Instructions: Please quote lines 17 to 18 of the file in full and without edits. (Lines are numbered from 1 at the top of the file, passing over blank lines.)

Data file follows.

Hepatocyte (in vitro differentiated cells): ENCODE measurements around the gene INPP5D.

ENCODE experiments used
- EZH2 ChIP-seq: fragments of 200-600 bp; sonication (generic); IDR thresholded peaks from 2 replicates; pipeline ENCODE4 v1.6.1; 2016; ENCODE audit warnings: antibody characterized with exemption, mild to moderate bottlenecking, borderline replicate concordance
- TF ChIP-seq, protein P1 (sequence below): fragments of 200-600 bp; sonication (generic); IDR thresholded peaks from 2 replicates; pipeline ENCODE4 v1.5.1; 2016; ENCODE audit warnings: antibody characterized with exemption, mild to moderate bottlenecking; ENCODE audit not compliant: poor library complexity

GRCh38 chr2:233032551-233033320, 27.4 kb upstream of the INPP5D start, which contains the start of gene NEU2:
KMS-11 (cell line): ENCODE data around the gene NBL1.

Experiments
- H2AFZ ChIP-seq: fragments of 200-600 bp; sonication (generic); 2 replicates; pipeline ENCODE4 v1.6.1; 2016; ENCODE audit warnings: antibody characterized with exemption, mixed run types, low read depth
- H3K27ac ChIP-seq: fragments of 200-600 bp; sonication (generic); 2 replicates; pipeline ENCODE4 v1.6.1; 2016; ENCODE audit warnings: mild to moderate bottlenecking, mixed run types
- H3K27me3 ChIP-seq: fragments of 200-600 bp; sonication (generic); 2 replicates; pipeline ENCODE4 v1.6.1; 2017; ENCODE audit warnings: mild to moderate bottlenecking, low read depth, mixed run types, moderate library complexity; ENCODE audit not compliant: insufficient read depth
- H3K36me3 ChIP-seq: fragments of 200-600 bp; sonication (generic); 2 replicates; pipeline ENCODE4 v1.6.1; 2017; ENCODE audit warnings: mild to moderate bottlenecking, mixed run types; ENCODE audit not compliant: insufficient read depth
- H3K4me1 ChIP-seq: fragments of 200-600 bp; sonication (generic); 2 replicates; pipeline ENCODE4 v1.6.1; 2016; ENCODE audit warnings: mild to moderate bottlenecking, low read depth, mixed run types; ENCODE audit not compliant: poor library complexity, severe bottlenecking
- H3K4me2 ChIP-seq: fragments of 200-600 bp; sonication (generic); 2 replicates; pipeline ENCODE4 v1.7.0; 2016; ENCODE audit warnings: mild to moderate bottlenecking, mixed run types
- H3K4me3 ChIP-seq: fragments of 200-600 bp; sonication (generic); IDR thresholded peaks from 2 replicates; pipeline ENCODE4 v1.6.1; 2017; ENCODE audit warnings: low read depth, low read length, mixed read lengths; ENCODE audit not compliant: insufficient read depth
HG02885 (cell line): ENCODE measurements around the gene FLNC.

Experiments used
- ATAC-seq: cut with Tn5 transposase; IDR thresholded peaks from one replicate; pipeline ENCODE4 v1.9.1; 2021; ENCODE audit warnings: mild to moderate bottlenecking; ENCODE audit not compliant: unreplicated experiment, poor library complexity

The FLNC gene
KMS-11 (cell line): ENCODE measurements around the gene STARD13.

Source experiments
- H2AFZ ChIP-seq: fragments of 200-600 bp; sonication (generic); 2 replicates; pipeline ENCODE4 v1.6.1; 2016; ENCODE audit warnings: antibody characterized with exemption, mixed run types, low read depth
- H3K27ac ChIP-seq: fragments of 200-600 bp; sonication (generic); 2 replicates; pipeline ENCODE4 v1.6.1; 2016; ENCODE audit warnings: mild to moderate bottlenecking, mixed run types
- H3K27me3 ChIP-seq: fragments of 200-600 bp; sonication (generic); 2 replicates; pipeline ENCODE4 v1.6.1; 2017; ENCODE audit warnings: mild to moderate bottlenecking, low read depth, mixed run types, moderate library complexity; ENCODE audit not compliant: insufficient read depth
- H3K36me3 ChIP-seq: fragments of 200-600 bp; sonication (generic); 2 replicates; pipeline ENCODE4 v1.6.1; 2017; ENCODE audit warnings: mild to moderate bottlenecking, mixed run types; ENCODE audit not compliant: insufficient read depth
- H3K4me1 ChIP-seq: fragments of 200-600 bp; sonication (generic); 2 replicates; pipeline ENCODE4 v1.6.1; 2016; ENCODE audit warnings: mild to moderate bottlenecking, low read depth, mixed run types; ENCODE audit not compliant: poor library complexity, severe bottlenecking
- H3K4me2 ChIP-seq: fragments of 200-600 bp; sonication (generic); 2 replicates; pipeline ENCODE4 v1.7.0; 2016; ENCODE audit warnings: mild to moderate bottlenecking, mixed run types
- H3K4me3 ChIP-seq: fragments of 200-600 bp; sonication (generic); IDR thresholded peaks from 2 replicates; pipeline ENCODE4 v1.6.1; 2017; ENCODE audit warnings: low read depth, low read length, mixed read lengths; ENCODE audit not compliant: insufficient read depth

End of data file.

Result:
- ATAC-seq: cut with Tn5 transposase; IDR thresholded peaks from one replicate; pipeline ENCODE4 v1.9.1; 2021; ENCODE audit warnings: mild to moderate bottlenecking; ENCODE audit not compliant: unreplicated experiment, poor library complexity

The FLNC gene